Scaffold Carrying - A Caving Tradition Continued - Alan Brentnall
Following a storm-ridden whizz around the shafts of Knotlow, this week's Tuesday night trip was a less ropey trip into Peak Cavern - with a difference. Some time ago, Clive Westlake asked me if we could use one of our midweek trips to ferry in some of his diving kit, in preparation for a photoshoot in Planet Jim on the far side of Ink Sump, and I readily agreed as trips into Peak are always popular. Shortly afterwards, Jim himself posted a request for cavers to assist in moving the large quantity of scaffold tubing which has been heading slowly through Peak Cavern towards Ink Sump for almost a year now, and I thought it would be a good idea to use any spare manpower on this week's trip to assist with this. If we could at least shift the main pile past Surprise View, it would give the "Soup and Scaffold" brigade a better chance to complete the task next Monday.
Consequently, ten of the Tuesday regulars met at The Chapel this week determined to do the deed. We didn't need much kit; possibly a few slings, a pair of cowstails and a GSOH!! As it looked as if we may be in there some time, I decided to use a namelist on the clipboard in case there were any early leavers, and having checked everything, and grabbed Clive's gear from his car, we set off in. Two or three of the party were new to Peak, so this was going to be a bit of an eye-opener for them; one lad was heard to say that he couldn't believe that he was still in Derbyshire (Stoney Middleton does give us quite a reputation).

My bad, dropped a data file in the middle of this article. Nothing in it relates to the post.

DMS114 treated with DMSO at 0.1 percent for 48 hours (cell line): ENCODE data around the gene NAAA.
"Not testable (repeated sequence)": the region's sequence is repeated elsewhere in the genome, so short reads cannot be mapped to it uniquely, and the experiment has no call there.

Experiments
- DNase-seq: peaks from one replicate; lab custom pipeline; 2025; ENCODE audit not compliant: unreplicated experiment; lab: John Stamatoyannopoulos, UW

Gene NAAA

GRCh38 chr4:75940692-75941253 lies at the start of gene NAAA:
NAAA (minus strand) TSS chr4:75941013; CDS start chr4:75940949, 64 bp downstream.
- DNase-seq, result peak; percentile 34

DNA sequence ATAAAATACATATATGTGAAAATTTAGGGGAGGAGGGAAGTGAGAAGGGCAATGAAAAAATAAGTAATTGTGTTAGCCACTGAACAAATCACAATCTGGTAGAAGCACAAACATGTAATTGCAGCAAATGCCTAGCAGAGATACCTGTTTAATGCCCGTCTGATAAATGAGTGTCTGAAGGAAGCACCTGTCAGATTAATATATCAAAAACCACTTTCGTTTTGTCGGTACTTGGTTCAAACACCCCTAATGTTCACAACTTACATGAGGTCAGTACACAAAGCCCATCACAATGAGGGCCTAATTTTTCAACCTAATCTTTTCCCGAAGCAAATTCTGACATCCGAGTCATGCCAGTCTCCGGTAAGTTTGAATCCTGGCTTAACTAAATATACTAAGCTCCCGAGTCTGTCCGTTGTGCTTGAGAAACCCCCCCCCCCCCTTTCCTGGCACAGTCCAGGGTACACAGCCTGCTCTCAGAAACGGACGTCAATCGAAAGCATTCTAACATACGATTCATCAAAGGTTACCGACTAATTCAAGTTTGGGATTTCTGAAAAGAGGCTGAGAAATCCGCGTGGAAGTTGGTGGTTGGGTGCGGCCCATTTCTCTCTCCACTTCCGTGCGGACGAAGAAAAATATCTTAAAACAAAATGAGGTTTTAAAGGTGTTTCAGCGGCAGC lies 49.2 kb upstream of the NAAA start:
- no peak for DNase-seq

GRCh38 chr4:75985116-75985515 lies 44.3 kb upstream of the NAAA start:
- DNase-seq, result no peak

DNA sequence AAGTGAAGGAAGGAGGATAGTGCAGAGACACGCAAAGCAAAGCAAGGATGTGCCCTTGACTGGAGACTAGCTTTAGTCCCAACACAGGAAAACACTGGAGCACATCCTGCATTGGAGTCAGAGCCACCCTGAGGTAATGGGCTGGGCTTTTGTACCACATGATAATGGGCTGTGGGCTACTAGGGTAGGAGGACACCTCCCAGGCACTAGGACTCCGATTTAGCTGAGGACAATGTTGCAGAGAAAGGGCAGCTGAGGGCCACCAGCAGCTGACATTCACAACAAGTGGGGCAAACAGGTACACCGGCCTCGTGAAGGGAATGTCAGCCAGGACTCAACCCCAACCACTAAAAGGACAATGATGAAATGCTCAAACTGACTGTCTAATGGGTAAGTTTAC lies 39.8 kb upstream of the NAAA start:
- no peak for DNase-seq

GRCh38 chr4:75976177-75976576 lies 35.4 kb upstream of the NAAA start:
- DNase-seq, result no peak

Having quickly seen off the Wallows and the Mucky Duck, we romped through the Upper Gallery, over the boulders to Treasury Junction, and, just the far side of the Watershed, we came across a pile of forty-odd scaffold tubes. Using slings and, in some cases, bare hands, it was possible for us to each carry two or three of the tubes down to Surprise View, and this saw half of the stack moved quite efficiently. At the ladder, we simply set up a human chain and delivered the tubes one at a time into the main Peak Streamway, where we carried them upstream to Squaw's Junction and then to the junction with Lake Passage.
Here we decided to deposit the bulk of the poles, and carry on with one pole each towards the dive base at Ink Sump. At Lake Sump, there was about 12" of air space, and we passed the poles one at a time through the sump before continuing, either through the sump, or around the bypass, depending upon how much neoprene we were wearing. Having delivered nine or so tubes to Ink Sump, we had a good look at Jim's smart dive base, and, while Clive started sorting through his kit, some of use climbed up The Ramp to see how far recent digging attempts had gone.
Eventually, we returned to the Peak Stream and Surprise View, where it was decided that those new to the Peak system should take the beautiful trip down to Buxton Water Sump, while the rest of us ferried the remaining scaffold tubes from their original location to the foot of the ladder. Once our original missions had been accomplished, we made our way out of the system, secured the gate and retired to the Peak Hotel to discuss next week's trip